NEW YORK – With their party’s candidates bleeding all over the country, the victory parties for New York State Democrats were bound to be somewhat subdued, but the relatively weak showing of their once-high flying governor and uncertainty over whether they were finally able to win control of the State Senate made most just want to go home and catch up on rest after a grueling campaign season.
Andrew Cuomo won re-election as governor by a healthy 54 to 41 percent margin over Bob Astorino, but he fell short of his hopes of topping the 65 percent his father Mario Cuomo garnered in his 1986 re-election bid.
It was less filial rivalry than his own Presidential ambitions that that drove 56 year old Andrew to want to top Papa Mario.
“Gone is the aura of invincibility that made Albany lawmakers clear out of his path. The governor’s future is uncertain, with a presidential bid presumably blocked by Hillary Rodham Clinton,” the New York Times reported.
After an excellent start when Cuomo the Younger was elected to his first term in 2010, the disenchantment of his party’s left wing and voter anger over the apparent abandonment of his pledge to root out corruption in the state capital sucked the wind from his sails.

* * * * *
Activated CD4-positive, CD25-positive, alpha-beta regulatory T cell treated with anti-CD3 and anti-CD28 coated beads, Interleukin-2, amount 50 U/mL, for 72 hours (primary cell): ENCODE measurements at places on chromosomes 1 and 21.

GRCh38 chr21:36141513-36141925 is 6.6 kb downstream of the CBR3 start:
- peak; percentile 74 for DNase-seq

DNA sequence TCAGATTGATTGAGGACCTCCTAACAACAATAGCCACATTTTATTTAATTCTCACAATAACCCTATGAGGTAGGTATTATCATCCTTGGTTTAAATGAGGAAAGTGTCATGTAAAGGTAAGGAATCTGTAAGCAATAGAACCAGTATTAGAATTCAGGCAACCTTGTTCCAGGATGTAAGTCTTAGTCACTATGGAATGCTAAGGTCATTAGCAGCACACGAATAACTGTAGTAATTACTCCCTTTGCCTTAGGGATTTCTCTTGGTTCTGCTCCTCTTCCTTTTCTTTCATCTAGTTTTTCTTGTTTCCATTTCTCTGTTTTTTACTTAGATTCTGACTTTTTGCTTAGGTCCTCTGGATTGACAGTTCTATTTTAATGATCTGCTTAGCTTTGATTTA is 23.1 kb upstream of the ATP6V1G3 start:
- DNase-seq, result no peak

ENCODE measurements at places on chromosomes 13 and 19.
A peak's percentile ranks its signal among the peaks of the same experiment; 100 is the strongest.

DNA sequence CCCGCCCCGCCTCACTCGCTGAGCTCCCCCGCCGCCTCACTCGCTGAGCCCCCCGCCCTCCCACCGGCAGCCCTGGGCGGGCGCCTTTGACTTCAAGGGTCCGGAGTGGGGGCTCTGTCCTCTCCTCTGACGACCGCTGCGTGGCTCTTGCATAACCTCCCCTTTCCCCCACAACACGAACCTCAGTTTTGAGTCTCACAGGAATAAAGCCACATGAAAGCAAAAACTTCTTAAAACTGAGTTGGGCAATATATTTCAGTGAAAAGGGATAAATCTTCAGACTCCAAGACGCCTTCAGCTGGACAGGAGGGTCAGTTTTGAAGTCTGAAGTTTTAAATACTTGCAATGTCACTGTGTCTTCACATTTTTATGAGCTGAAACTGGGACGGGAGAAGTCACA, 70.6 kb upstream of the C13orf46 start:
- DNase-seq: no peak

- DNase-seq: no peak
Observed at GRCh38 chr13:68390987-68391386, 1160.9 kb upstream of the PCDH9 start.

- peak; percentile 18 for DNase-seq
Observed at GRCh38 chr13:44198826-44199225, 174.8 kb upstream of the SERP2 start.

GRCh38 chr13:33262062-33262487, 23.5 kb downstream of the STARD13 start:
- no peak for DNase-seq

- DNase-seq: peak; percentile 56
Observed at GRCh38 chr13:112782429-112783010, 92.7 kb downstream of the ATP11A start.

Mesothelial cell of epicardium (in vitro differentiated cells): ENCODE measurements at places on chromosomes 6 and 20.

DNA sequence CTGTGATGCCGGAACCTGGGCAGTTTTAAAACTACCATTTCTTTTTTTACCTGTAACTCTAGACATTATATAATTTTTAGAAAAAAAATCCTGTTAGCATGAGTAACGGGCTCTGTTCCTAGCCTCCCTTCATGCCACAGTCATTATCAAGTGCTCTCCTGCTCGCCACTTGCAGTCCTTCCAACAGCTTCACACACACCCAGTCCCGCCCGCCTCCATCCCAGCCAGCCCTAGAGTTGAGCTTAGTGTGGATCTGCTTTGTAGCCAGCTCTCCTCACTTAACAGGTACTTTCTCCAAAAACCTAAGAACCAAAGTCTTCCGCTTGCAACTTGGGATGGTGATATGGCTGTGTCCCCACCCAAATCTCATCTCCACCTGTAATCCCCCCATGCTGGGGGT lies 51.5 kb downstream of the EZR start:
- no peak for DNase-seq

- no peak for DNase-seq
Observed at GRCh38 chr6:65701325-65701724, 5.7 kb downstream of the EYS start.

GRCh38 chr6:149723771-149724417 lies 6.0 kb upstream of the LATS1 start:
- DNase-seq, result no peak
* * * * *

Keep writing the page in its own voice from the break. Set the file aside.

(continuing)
“His pledge to clean up Albany ricocheted against him,” the Time noted, “as federal prosecutors started an investigation into his shutdown of an ethics panel he had made a show of creating only nine months earlier.”
In other statewide races, Democrat Eric Schneiderman defeated John Cahill 55 to 41 percent and Thomas DiNapoli was re-elected state comptroller by 60-37 percent.
The Times also reported at 1 AM Wednesday that “close elections and unpredictable loyalties make it hard to immediately discern which party will control the State Senate.”
Michael Gianaris, who is the second highest Democrat in the Senate, is the chair of the New York State Democratic Senate Campaign Committee and has been working hard to make a democratic majority a reality. He is one of the Democrats who won’t be catching up on sleep anytime soon as he must keep an eye of recounts of close races and on fellow Democrats in the Senate for have a penchant for making deals with the Republicans.
The Democrats already controls the State Assembly where Nicole Malliotakis won an impressive 75 to 26 percent victory in her Brooklyn-Staten Island district. Assemblywoman Aravella Simotas of Astoria was not up for re-election.
Carolyn Maloney breezed to re-election with an 80-20 percent margin.
Greek-Americans in Staten Island may witness the spectacle of seeing their embattled Congressman Michael Grimm having to resign the seat he just won by a comfortable 55 to 43 if he cannot overcome his federal indictment on fraud charges.